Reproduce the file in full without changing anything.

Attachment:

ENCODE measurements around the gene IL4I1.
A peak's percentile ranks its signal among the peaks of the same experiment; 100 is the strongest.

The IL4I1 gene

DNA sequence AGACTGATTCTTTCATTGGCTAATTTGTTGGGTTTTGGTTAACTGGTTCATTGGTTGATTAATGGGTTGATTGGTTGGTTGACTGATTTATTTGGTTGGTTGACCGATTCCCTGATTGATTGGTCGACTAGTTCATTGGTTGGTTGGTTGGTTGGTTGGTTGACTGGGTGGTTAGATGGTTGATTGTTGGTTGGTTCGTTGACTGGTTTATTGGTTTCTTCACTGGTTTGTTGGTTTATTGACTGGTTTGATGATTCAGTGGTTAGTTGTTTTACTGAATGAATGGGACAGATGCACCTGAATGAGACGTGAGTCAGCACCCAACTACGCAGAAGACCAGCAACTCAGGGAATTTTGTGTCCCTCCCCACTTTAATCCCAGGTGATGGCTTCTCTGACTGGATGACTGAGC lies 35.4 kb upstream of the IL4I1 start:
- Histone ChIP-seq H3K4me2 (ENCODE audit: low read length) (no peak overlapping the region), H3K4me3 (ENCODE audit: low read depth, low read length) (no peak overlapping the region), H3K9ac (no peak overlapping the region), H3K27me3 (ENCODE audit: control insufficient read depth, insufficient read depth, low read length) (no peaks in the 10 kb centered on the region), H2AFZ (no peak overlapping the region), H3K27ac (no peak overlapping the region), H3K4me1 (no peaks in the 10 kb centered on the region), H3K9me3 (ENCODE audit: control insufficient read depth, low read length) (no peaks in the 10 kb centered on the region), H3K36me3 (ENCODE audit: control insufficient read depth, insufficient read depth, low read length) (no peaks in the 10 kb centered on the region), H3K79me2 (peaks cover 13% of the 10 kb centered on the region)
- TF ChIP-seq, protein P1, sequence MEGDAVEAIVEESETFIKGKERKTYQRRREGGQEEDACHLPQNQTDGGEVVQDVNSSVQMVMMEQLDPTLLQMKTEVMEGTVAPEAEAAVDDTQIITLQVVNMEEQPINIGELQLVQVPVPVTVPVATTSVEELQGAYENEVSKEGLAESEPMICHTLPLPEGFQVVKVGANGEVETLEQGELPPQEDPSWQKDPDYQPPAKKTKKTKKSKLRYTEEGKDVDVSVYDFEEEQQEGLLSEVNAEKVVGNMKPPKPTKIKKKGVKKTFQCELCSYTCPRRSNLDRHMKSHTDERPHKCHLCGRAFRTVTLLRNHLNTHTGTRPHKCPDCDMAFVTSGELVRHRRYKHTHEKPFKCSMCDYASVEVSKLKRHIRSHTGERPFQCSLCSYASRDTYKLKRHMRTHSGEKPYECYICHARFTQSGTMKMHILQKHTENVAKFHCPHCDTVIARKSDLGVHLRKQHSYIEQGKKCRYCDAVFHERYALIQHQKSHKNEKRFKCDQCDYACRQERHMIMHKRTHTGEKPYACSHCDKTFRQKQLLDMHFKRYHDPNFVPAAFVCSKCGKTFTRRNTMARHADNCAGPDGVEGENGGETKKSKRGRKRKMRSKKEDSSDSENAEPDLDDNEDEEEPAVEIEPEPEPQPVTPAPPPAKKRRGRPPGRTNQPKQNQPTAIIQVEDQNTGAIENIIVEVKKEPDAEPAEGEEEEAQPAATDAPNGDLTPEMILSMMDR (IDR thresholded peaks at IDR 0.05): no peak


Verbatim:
ENCODE measurements around the gene IL4I1.
A peak's percentile ranks its signal among the peaks of the same experiment; 100 is the strongest.

The IL4I1 gene

DNA sequence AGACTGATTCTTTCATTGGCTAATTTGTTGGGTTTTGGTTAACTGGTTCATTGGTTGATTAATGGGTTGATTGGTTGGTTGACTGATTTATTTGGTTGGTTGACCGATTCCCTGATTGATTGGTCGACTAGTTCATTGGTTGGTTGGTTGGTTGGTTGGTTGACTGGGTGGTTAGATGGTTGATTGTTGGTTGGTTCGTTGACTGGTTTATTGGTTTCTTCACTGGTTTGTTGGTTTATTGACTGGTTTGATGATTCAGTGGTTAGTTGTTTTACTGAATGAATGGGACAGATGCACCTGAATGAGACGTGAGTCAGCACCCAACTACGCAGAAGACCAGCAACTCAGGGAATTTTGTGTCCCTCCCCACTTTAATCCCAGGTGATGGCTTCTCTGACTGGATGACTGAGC lies 35.4 kb upstream of the IL4I1 start:
- Histone ChIP-seq H3K4me2 (ENCODE audit: low read length) (no peak overlapping the region), H3K4me3 (ENCODE audit: low read depth, low read length) (no peak overlapping the region), H3K9ac (no peak overlapping the region), H3K27me3 (ENCODE audit: control insufficient read depth, insufficient read depth, low read length) (no peaks in the 10 kb centered on the region), H2AFZ (no peak overlapping the region), H3K27ac (no peak overlapping the region), H3K4me1 (no peaks in the 10 kb centered on the region), H3K9me3 (ENCODE audit: control insufficient read depth, low read length) (no peaks in the 10 kb centered on the region), H3K36me3 (ENCODE audit: control insufficient read depth, insufficient read depth, low read length) (no peaks in the 10 kb centered on the region), H3K79me2 (peaks cover 13% of the 10 kb centered on the region)
- TF ChIP-seq, protein P1, sequence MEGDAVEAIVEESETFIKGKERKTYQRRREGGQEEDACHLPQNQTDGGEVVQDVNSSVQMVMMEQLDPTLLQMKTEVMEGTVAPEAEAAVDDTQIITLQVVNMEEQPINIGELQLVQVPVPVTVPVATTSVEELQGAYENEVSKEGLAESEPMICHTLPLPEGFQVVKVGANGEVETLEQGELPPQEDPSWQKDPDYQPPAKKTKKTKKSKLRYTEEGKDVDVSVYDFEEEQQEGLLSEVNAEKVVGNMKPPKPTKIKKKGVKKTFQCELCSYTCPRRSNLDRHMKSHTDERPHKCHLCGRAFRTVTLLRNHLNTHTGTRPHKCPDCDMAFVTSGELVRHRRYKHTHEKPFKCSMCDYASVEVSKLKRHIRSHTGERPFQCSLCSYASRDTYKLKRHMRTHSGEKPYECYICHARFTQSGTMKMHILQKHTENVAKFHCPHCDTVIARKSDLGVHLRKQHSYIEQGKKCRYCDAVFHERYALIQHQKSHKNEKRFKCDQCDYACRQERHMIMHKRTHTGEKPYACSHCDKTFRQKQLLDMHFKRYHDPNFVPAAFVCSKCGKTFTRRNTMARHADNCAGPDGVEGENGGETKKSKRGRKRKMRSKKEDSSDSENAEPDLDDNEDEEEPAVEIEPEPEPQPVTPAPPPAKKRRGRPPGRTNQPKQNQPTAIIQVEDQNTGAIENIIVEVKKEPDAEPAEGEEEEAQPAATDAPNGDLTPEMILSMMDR (IDR thresholded peaks at IDR 0.05): no peak